High heat flow and ocean acidification at a nascent rift in the northern Gulf of California

The prevailing tectonic setting in the Gulf California suggests the presence of an undetermined number of short spreading centres with associated hydrothermal systems. However, to date, active seafloor spreading phenomena have been documented in only three of the eight tectonically active basins. Here we report heat flow values as high as 15,436 mW m−2 in two of the northernmost basins of the Gulf of California, providing evidence of intense hydrothermal activity associated with the transition from continental rifting to seafloor spreading. The mean heat flow for the Wagner and Consag basins area is 1,875 mW m−2, more than 15 times higher than the mean value for oceanic crust (105.4 mW m−2). Additional evidence for vigorous hydrothermal circulation and a shallow heat source includes intense gas discharge (CO2 and CH4), widespread low pH (average 7.7), locally high 222Rn concentrations in the bottom water and a high extent of organic matter maturation in the sediments.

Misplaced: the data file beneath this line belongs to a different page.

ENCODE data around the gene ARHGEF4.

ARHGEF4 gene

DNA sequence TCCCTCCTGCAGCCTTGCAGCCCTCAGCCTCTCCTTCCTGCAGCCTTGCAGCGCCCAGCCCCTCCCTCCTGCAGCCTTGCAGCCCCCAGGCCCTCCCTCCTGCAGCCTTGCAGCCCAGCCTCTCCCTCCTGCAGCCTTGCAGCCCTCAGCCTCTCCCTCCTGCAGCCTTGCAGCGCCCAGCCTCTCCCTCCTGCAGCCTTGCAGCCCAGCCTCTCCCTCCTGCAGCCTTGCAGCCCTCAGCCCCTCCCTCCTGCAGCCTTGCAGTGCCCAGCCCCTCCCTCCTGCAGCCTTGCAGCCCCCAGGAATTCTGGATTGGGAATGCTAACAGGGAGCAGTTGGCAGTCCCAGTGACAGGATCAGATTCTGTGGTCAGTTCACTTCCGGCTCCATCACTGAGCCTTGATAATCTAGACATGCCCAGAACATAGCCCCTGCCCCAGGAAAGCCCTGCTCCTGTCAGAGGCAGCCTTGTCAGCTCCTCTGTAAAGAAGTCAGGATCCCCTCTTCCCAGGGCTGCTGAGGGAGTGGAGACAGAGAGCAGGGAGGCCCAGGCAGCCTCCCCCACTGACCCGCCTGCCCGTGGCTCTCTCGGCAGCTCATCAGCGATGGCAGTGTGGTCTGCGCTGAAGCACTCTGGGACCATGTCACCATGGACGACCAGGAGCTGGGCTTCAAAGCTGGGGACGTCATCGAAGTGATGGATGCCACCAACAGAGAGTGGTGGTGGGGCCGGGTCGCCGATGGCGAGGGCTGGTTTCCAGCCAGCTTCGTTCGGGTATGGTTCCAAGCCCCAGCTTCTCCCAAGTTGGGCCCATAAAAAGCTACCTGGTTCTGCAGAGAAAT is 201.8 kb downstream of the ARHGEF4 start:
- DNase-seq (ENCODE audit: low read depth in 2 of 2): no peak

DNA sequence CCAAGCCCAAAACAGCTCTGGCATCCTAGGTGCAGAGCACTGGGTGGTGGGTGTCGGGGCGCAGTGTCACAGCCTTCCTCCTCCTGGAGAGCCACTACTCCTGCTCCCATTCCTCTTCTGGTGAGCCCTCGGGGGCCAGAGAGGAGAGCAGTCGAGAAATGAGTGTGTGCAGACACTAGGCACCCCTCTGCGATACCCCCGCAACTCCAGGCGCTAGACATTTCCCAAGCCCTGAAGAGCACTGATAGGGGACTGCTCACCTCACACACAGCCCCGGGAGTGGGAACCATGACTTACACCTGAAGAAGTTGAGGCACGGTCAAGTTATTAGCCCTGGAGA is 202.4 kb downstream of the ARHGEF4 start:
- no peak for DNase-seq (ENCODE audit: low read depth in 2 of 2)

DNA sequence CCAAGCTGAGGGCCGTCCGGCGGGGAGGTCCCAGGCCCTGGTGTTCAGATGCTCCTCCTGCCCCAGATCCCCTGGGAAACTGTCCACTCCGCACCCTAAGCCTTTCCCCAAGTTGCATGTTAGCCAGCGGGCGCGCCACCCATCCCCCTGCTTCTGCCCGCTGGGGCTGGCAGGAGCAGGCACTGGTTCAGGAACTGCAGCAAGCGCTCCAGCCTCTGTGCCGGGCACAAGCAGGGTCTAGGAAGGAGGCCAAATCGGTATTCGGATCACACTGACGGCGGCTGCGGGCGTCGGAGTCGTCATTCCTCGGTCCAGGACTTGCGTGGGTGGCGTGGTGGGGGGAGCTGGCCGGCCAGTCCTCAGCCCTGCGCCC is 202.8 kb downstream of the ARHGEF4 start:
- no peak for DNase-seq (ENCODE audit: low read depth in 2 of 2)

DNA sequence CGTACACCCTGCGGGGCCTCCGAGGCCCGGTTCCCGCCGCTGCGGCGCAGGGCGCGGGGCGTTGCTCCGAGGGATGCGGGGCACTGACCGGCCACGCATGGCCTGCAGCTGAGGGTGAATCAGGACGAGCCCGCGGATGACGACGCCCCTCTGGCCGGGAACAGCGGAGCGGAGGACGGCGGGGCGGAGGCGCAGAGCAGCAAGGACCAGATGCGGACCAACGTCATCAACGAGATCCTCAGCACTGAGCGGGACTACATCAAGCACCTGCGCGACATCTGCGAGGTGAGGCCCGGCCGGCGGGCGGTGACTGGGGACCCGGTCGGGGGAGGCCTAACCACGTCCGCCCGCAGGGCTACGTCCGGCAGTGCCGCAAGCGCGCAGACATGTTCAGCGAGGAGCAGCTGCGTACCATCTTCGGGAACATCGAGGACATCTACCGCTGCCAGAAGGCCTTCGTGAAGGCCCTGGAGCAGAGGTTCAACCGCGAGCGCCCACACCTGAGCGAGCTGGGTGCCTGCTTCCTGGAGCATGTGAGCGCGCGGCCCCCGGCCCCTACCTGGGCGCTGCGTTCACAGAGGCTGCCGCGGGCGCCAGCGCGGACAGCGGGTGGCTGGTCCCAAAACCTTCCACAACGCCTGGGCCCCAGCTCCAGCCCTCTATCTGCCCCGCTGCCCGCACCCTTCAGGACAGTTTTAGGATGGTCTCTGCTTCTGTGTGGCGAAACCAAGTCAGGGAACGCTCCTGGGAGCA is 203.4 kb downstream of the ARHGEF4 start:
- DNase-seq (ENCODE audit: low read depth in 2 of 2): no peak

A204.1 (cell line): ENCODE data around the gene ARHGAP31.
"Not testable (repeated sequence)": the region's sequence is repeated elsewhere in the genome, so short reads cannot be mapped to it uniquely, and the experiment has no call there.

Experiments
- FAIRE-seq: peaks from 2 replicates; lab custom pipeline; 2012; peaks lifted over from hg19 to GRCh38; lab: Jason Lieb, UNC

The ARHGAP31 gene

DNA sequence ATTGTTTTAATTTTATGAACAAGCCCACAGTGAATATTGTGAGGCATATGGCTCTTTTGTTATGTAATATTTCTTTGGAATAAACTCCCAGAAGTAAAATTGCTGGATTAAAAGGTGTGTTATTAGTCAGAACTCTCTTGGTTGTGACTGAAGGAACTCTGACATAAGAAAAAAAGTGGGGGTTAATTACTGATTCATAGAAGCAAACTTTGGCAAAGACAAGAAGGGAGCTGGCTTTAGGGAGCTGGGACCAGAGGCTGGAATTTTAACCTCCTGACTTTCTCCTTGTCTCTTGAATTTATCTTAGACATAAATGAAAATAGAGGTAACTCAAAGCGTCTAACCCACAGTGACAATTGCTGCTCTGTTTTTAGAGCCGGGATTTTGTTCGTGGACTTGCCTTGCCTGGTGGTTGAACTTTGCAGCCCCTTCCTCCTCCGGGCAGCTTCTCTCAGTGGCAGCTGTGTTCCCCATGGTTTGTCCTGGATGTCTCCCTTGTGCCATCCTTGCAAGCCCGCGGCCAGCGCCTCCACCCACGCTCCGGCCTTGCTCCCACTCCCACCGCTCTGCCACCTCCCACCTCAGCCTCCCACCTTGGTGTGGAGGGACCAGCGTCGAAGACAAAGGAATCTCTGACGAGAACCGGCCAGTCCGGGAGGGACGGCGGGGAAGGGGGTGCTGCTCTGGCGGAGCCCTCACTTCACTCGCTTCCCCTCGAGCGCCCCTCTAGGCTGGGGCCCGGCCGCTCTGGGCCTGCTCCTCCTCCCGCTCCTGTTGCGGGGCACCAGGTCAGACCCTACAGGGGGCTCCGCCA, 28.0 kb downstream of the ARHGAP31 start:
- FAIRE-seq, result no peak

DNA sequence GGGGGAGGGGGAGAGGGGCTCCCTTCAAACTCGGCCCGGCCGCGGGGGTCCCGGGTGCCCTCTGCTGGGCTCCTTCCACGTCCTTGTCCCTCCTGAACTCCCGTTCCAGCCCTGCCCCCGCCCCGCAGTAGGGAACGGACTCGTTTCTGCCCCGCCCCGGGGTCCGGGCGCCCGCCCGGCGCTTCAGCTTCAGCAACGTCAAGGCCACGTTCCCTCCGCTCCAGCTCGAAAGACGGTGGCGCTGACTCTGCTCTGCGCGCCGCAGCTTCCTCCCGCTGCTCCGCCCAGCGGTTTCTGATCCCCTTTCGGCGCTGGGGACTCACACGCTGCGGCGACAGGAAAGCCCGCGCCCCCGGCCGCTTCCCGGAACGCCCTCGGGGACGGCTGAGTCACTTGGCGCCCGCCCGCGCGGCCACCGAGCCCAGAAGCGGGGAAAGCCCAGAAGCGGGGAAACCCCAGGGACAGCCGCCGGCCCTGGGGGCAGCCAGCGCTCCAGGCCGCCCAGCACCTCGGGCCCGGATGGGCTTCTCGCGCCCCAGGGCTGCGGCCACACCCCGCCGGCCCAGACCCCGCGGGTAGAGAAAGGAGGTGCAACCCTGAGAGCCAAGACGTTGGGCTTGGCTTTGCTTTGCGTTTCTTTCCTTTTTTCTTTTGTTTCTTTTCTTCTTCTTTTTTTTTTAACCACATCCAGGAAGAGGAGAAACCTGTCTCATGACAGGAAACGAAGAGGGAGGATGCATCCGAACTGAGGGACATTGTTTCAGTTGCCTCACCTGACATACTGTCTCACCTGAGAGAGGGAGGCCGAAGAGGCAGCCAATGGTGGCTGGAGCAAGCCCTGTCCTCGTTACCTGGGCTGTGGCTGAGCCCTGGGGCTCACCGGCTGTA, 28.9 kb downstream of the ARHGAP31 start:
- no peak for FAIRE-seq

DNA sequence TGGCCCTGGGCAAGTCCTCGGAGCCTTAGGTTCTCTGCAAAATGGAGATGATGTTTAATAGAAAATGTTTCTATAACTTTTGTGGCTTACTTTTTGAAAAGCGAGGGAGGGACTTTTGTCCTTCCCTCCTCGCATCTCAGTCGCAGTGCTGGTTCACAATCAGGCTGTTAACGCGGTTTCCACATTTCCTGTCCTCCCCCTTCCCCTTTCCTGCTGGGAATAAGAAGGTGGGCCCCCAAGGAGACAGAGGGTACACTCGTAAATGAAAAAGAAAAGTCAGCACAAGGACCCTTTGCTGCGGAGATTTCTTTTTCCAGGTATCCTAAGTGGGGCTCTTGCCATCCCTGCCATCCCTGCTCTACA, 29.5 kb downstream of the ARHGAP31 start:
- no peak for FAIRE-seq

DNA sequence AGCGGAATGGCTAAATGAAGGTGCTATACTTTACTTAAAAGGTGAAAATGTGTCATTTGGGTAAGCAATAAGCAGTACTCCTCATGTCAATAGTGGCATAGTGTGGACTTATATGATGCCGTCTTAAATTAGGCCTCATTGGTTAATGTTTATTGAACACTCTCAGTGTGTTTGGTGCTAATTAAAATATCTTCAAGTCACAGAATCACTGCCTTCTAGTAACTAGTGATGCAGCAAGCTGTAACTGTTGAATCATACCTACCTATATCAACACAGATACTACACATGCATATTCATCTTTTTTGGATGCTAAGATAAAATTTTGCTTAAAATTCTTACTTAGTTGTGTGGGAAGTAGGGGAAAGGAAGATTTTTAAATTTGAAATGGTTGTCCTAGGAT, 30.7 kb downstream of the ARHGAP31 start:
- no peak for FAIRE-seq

Prol-Ledesma R. M., Torres-Vera M.-A., Rodolfo-Metalpa R., Ángeles C., Lechuga Deveze C. H., Villanueva-Estrada R. E., Shumilin E. & Robinson C., 2013. High heat flow and ocean acidification at a nascent rift in the northern Gulf of California. Nature Communications 4: 1388. doi:10.1038/ncomms2390. Article.


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